Boasting ethnically diverse restaurants, stunning architecture and renowned institutions, Fort Greene is a thriving urban cultural hub that’s trendy, yet simultaneously community-oriented. With a history dating back to the Revolutionary War, it’s no surprise that the neighborhood is distinguished by architectural and historical artifacts such as the Prison Ship Martyrs’ Monument in Fort Greene Park, formerly the site of an actual fort. Yet, amidst this, you’ll also find quaint, tree-lined streets and beautifully preserved brownstones from the mid-19th century.

It is all these elements combined that help to make Fort Greene the brilliantly vibrant and charming neighborhood that it is today. With so much to see and do, we’ve rounded up a list of places, focusing on the hidden, the historical and the truly unique. Here are 17 must-visit places to check out in Fort Greene:

Historical Sites

Brooklyn Masonic Temple

Fort Greene is home to several architectural masterpieces, the most famous among these being the Brooklyn Masonic Temple. Built in 1909, this Masonic granite temple is regarded as one of the most beautiful structures in the United States and features an impressive brick, marble and terra cotta exterior. According to The New York Times, the original intent of this structure was to be a meeting place for the Masons of Brooklyn (hence the name). In 1977, it was then sold to a “clandestine” Mason group. This group couldn’t afford the daunting cost of upkeep, so they rented out the space on a regular basis. The building now serves as a concert venue, “Masonic Boom,” and is part of the Fort Greene Historic District, which includes the Brooklyn Academy of Music (BAM) and Fort Greene Park (more on the park’s history to come). Right next to it is another architectural masterpiece, the Queen of All Saints Church, built in the gothic revival style from 1910 to 1913. Address: 317 Clermont Avenue, Brooklyn, NY 11205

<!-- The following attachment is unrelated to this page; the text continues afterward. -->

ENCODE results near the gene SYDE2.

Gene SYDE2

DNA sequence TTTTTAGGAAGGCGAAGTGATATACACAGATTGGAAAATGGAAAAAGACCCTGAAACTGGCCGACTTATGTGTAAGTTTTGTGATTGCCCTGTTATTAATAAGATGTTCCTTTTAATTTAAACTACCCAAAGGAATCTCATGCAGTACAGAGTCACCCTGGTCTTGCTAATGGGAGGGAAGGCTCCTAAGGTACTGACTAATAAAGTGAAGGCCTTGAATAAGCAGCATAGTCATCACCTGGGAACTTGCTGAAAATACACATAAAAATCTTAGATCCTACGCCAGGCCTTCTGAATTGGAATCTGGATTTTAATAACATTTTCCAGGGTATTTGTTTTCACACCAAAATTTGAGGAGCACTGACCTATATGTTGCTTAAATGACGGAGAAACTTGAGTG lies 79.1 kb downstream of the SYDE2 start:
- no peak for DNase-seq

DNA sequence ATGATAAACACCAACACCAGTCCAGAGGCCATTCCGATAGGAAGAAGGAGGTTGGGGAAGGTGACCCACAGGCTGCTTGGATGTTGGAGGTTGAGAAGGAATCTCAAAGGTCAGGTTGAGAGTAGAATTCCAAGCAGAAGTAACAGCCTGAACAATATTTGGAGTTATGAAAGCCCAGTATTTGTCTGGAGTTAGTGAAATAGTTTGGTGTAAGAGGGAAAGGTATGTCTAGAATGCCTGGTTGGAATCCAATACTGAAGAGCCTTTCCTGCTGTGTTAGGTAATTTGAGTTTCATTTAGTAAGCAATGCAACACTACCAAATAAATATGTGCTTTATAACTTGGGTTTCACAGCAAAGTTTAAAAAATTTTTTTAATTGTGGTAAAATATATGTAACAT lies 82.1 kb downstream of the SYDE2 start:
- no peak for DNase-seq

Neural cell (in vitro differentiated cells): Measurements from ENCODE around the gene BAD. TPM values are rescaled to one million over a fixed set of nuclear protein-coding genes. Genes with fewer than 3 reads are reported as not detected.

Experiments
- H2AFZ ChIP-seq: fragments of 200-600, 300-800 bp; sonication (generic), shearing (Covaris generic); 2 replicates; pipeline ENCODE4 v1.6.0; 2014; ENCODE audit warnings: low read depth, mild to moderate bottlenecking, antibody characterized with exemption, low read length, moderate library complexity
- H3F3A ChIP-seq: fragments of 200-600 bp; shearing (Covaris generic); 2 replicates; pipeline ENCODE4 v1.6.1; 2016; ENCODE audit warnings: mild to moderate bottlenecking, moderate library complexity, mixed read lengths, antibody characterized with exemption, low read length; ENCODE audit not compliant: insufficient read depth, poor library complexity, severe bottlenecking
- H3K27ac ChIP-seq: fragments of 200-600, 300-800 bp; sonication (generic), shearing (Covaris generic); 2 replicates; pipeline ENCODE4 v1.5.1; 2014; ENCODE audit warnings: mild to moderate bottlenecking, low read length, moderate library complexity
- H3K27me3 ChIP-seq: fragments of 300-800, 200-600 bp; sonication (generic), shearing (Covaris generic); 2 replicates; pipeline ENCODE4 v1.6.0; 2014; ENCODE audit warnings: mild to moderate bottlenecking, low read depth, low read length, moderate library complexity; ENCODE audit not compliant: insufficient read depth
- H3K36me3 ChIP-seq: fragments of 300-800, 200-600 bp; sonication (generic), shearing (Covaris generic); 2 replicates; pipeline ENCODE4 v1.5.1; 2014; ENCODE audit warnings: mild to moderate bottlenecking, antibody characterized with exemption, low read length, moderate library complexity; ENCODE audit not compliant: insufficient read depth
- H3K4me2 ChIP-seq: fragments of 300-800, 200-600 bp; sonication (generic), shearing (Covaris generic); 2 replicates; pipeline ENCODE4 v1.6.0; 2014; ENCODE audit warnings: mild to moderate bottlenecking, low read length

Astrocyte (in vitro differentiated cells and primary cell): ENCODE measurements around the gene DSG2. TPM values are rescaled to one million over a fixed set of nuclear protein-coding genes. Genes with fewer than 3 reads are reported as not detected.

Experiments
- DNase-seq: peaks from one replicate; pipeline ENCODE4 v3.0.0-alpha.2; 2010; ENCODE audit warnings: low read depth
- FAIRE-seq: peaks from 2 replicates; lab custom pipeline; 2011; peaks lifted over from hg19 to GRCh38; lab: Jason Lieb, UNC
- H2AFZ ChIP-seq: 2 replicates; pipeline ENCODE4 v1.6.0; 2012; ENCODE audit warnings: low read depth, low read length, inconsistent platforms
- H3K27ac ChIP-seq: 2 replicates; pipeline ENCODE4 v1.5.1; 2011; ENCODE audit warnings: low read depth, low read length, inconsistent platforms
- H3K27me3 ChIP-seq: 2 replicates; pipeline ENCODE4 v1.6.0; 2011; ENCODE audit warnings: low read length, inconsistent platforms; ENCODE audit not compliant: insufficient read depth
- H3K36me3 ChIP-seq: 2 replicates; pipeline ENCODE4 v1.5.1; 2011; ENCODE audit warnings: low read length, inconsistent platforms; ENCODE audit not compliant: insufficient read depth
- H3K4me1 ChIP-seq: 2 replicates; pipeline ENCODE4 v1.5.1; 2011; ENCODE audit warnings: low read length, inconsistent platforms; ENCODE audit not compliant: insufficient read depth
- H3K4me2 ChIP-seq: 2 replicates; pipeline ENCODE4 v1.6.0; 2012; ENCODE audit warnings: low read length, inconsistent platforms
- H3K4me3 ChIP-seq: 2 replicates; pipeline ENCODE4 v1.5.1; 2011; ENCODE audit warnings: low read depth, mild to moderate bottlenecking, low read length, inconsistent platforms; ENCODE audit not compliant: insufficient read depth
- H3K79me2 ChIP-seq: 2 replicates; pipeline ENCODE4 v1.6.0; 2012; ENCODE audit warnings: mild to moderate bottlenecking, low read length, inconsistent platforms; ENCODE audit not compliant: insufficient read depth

Long Island University (LIU) Basketball Court

You might be surprised walking into the Long Island University’s Brooklyn’s Athletic Center. It isn’t your normal gym: the ornate ceiling — one of the most beautiful you’ll ever see in New York — hints back to the building’s past as the historic Paramount theater.

The theater opened in 1928 and played host to some notable characters, such as American jazz singer, Ella Fitzgerald, composer, Duke Ellington, and singer, Frank Sinatra. It quickly became a live jazz hub and was the first theatre designed for movies with sound (or talking pictures). Sadly, the theater shuttered in 1962, following a period of financial instability after the Depression. Before too long, however, LIU stepped in and turned the site into a basketball court and a common area for campus activities. While the exterior and much of the interior are vastly different from the original Paramount Theater, two things remain: the gym’s gorgeous ceiling and one very special instrument: a behemoth organ installed by Wurlitzer in 1928.

It’s one of the last Wurlitzer organs in New York City today, and was meant for silent films: an operator would sit down and watch the movie while reacting to the onscreen moments live. The ever watchful organist was always on the scene and ready, whether he or she was providing mood music for the screening, playing a musical interlude or adding sound effects to corresponding moments of the film. Read more about it here. Address: 161 Ashland Place, Brooklyn NY 11201

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